Shazam 2, aka Shazam: Fury Of The Gods, has the distinct flavor of too many cooks in the kitchen. True, superhero movies always have a thousand cooks in the kitchen, but this one especially feels like a confused college student trying on different identities for a semester at a time. Which is a shame, because the first Shazam is probably my favorite superhero movie of the last decade. The sequel is like watching a good friend come back from a study abroad with an affected accent that you can’t talk them out of.
Shazam 2 does have the occasional sparkle of that Shazam magic, especially in the early going. It isn’t nearly the insult to its predecessor that, say, Kick-Ass 2 was to Kick-Ass. Part of the beauty of Shazam was that it did genuinely feel like a movie aimed at 10 or 11-year-olds, in stark contrast to the Marvel approach, of aiming at bottle-fed adults. Shazam! was rendered in primary colors and was silly at times (the villains were the seven deadly sins!), but it was a direct appeal to actual human emotions rather than a sacrifice to the Gods of continuity. If there’s one aspect of superhero movies I’m not totally sick of yet, it’s the moment when the hero discovers his powers — a plotline Shazam! did better than probably anything since Sam Raimi’s first Spider-Man movie.
Not only that, the was a foster kid (Billy Batson, played by Asher Angel, who turns into Zach Levi), not some descendant of an ancient line of demigods (how I love a superhero plot that doesn’t involve a monarchy), and rather than becoming part of some pseudo-governmental, supranational agency charged with protecting the rabble, the final battle seemed to be a kind of metaphor for the internal struggle to be a less shitty person. And all wrapped up in a love story about found family. Again, I love Shazam!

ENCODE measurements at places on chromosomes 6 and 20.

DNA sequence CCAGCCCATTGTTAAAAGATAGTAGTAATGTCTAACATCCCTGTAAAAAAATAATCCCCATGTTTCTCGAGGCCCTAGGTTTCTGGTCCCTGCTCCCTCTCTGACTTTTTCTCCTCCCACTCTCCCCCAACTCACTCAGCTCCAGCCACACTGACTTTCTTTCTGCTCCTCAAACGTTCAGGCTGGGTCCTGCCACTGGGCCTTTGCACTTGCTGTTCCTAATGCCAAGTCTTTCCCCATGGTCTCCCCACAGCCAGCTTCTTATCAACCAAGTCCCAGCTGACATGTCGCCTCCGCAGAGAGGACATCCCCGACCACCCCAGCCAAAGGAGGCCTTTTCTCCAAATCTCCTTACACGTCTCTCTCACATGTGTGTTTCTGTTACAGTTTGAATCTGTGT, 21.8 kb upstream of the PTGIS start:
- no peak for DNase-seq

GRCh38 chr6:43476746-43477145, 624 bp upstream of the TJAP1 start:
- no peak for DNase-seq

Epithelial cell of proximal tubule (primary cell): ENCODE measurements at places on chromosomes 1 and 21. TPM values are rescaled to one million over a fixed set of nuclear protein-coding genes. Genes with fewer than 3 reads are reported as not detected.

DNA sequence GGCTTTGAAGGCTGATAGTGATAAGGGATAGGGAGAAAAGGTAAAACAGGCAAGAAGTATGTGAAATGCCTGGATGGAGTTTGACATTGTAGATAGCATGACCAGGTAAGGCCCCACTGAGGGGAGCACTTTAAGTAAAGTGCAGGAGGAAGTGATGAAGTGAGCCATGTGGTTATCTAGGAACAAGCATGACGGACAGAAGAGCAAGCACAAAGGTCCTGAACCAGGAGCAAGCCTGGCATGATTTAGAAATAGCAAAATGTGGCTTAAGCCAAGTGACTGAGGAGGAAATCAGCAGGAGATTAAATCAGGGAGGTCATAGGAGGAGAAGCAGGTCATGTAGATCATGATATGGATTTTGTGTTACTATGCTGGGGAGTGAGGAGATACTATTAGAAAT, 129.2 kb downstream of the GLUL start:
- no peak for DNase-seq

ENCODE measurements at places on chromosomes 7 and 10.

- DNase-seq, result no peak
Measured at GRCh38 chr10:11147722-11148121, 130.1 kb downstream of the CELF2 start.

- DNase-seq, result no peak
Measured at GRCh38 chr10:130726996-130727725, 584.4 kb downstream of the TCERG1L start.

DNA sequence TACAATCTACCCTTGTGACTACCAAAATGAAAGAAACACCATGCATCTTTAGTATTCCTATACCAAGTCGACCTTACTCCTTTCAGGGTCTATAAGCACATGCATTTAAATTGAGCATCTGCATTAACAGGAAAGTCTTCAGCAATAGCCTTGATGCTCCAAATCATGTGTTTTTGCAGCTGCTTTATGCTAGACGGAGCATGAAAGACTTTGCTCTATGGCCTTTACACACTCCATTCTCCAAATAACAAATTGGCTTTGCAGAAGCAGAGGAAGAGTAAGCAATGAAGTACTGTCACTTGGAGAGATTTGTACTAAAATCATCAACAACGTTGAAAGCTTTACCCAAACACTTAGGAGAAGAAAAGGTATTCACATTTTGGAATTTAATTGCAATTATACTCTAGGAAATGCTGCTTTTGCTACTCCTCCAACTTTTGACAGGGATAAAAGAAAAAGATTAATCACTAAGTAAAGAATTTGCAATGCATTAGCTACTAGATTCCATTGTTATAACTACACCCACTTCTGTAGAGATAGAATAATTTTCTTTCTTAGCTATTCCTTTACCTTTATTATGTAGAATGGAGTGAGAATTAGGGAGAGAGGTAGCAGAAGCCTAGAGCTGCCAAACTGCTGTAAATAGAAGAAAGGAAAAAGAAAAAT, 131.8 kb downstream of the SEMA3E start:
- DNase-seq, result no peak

Now Shazam is back, but in exchange for granting it a sequel, the Gods of continuity want their pound of flesh. The plot Fury Of The Gods‘ writers (Henry Gayden and Chris Morgan) have cooked up manages to be both overly simplistic and painfully convoluted. There’s some sweetness to the story of these characters, but every time they try to scale it up into some broader, connected universe mythology it becomes this hideous hybrid beast, like a sitcom sprouting malignant tumors of naked commerce. I’m entirely serious when I say that a climactic moment in Shazam 2 has an actual Skittles commercial in it, complete with a little girl shouting “taste the rainbow!”
Billy Batson himself is struggling with “impostor syndrome” (could I just have one respite from thinkpiece-ready pop psychology terms, please?), and with the fact that his foster siblings-turned-superhero-squad seem on the verge of going their separate ways. MEANWHILE, disabled Freddy Freeman (played by Jack Dylan Grazer, probably the stronger actor of the two and also Brian Grazer’s nephew) is dealing with the indignity of having to maintain his identity as a disabled high schooler even when he can Shazam himself into a superhero (played by the always lovable Adam Brody). Billy explains all these insecurities, and that they stem from him being an orphan abandoned by his mother and gifted superpowers by a dying wizard, in a scene that seems to find just the right balance of winningly cheeky and nauseatingly post-modern.